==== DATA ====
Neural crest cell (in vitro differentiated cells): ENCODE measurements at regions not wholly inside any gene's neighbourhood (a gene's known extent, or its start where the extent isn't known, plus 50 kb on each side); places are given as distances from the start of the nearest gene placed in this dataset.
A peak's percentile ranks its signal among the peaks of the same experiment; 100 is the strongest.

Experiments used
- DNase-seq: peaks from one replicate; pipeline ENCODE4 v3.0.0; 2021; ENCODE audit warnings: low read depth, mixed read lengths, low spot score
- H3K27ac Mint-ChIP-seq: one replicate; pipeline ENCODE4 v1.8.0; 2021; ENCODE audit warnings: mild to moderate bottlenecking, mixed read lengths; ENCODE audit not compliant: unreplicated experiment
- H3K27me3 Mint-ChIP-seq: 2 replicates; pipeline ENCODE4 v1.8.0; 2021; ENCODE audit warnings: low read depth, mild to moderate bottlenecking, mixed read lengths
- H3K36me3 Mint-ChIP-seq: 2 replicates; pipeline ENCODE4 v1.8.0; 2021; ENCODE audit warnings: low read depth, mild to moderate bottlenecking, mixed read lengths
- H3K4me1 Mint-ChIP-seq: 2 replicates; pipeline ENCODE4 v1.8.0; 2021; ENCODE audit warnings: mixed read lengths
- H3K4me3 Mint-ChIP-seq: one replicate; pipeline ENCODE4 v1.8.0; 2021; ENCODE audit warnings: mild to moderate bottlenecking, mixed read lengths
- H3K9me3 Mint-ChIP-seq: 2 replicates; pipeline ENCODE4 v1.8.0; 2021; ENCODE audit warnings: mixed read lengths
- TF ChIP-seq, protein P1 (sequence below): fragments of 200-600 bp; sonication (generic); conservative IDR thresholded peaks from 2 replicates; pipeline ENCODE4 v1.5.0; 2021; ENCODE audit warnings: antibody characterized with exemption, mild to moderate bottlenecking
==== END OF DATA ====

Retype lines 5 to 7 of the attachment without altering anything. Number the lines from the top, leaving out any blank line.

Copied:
- H3K27ac Mint-ChIP-seq: one replicate; pipeline ENCODE4 v1.8.0; 2021; ENCODE audit warnings: mild to moderate bottlenecking, mixed read lengths; ENCODE audit not compliant: unreplicated experiment
- H3K27me3 Mint-ChIP-seq: 2 replicates; pipeline ENCODE4 v1.8.0; 2021; ENCODE audit warnings: low read depth, mild to moderate bottlenecking, mixed read lengths
- H3K36me3 Mint-ChIP-seq: 2 replicates; pipeline ENCODE4 v1.8.0; 2021; ENCODE audit warnings: low read depth, mild to moderate bottlenecking, mixed read lengths